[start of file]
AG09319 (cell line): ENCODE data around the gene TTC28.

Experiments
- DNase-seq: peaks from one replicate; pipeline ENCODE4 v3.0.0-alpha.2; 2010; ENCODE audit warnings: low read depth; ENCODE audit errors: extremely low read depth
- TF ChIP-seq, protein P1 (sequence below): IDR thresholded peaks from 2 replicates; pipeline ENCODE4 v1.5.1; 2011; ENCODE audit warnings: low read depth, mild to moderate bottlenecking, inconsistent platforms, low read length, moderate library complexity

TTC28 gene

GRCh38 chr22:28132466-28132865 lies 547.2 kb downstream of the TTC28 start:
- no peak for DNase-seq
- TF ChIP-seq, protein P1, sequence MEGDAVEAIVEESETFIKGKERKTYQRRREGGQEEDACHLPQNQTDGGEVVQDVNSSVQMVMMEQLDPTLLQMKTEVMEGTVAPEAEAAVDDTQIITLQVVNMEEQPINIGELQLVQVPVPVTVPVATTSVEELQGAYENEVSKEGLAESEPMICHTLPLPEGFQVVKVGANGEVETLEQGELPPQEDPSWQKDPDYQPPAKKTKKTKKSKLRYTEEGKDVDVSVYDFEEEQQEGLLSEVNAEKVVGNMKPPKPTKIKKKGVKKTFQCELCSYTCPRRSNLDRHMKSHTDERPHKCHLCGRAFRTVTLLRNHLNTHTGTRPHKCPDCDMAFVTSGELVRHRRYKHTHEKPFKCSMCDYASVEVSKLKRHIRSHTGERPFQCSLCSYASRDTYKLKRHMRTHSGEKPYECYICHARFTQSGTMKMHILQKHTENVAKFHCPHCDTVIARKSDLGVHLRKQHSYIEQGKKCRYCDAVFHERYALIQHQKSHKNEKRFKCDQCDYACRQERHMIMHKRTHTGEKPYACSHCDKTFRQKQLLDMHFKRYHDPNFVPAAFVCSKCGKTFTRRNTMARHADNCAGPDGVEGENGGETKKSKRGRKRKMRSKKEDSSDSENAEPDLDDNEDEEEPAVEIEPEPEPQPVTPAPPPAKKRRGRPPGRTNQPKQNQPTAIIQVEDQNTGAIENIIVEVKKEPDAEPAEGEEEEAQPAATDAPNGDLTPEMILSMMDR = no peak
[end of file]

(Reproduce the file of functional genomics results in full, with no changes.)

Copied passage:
AG09319 (cell line): ENCODE data around the gene TTC28.

Experiments
- DNase-seq: peaks from one replicate; pipeline ENCODE4 v3.0.0-alpha.2; 2010; ENCODE audit warnings: low read depth; ENCODE audit errors: extremely low read depth
- TF ChIP-seq, protein P1 (sequence below): IDR thresholded peaks from 2 replicates; pipeline ENCODE4 v1.5.1; 2011; ENCODE audit warnings: low read depth, mild to moderate bottlenecking, inconsistent platforms, low read length, moderate library complexity

TTC28 gene

GRCh38 chr22:28132466-28132865 lies 547.2 kb downstream of the TTC28 start:
- no peak for DNase-seq
- TF ChIP-seq, protein P1, sequence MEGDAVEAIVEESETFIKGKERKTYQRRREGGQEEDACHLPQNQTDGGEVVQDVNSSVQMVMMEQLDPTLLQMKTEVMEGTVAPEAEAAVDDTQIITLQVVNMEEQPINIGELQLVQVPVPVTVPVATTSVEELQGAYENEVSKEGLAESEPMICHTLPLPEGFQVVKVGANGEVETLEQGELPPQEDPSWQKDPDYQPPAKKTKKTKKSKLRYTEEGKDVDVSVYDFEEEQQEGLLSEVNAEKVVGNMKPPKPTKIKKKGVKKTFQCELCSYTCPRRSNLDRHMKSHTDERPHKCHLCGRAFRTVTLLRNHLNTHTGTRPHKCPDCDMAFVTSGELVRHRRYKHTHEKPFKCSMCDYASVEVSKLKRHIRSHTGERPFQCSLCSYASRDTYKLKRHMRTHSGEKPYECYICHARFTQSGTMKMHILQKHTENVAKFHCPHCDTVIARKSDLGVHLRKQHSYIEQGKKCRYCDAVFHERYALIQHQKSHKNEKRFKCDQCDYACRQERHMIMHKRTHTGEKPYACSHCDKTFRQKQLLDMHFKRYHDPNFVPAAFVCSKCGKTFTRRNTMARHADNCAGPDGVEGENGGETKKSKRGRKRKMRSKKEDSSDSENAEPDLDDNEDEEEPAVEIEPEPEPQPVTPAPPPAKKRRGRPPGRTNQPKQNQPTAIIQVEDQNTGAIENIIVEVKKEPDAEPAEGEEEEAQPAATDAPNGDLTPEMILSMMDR = no peak